Light and/or atomic beams to detect ultraweak gravitational effects
1 Department of Applied Science and Technology, Politecnico di Torino, Italy
2 INFN, Sezione di Torino, Italy
3 INFN, Sezione di Pisa, Pisa, Italy
4 Department of Physics, University of Pisa, Pisa, Italy
5 INFN, Legnaro National Laboratory, Italy
6 CNR-SPIN, Naples, Italy and INFN, sezione di Napoli, Italy
a e-mail: firstname.lastname@example.org
Published online: 11 June 2014
We shall review the opportunities lent by ring lasers and atomic beams interferometry in order to reveal gravitomagnetic effects on Earth. Both techniques are based on the asymmetric propagation of waves in the gravitational field of a rotating mass; actually the times of flight for co- or counter-rotating closed paths turn out to be different. After discussing properties and limitations of the two approaches we shall describe the proposed GINGER experiment which is being developed for the Gran Sasso National Laboratories in Italy. The experimental apparatus will consist of a three-dimensional array of square rings, 6m × 6m, that is planned to reach a sensitivity in the order of 1prad/√Hertz or better. This sensitivity would be one order of magnitude better than the best existing ring, which is the G-ring in Wettzell, Bavaria, and would allow for the terrestrial detection of the Lense-Thirring effect and possibly of deviations from General Relativity. The possibility of using either the ring laser approach or atomic interferometry in a space mission will also be considered. The technology problems are under experimental study using both the German G-ring and the smaller G-Pisa ring, located at the Gran Sasso.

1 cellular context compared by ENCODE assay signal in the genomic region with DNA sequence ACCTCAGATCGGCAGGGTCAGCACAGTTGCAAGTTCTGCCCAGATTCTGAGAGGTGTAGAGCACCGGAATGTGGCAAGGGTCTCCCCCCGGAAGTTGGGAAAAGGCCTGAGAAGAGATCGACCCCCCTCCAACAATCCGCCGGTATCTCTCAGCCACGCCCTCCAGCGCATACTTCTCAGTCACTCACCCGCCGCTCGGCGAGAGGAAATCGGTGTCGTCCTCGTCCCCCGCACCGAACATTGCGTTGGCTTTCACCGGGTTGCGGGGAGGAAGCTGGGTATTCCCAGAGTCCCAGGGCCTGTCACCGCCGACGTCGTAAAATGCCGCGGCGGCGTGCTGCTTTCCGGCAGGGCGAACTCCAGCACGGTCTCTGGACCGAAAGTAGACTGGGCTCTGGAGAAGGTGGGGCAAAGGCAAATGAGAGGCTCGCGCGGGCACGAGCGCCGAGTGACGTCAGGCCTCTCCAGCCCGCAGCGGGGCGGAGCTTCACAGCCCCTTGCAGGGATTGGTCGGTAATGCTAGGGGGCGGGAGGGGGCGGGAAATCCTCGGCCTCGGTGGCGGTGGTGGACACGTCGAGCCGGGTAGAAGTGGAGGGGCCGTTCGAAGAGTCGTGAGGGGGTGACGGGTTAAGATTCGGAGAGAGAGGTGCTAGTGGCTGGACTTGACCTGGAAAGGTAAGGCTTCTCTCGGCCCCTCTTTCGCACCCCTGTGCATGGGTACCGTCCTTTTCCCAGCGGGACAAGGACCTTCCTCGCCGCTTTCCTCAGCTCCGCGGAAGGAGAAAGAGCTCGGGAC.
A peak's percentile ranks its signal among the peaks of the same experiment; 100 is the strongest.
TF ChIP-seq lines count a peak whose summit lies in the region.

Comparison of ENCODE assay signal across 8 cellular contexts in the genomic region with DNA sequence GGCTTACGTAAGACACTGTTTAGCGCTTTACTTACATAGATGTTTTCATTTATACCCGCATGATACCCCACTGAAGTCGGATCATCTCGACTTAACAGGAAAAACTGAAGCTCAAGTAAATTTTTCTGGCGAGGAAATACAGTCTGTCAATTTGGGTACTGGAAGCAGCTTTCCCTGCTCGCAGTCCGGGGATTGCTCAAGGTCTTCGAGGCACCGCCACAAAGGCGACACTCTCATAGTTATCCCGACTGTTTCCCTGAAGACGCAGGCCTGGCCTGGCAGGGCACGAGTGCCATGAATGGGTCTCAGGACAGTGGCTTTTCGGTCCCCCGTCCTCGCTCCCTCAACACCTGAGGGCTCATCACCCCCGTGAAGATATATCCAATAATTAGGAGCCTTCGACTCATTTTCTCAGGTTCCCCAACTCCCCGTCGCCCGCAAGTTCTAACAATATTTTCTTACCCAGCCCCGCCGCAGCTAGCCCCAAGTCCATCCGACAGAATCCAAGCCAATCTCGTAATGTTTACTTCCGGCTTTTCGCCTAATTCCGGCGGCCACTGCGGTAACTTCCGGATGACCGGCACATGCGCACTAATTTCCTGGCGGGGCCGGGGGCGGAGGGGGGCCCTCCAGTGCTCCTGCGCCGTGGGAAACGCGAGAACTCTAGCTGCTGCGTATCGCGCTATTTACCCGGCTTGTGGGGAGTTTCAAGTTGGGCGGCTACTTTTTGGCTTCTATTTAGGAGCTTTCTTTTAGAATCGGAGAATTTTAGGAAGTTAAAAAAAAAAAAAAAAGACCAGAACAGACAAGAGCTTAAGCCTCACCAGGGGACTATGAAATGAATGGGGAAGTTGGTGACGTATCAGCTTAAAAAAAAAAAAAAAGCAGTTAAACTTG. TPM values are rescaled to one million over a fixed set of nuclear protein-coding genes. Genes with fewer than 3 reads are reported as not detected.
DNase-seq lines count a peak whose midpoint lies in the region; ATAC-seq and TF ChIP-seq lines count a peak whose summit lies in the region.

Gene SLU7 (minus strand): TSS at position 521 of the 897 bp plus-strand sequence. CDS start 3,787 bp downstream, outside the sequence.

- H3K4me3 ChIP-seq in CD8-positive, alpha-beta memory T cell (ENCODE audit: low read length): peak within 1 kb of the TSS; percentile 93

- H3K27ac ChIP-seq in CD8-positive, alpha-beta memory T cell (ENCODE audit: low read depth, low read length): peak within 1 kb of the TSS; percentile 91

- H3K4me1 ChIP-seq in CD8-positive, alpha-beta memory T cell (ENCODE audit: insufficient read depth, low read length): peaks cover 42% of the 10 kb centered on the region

© Owned by the authors, published by EDP Sciences, 2014
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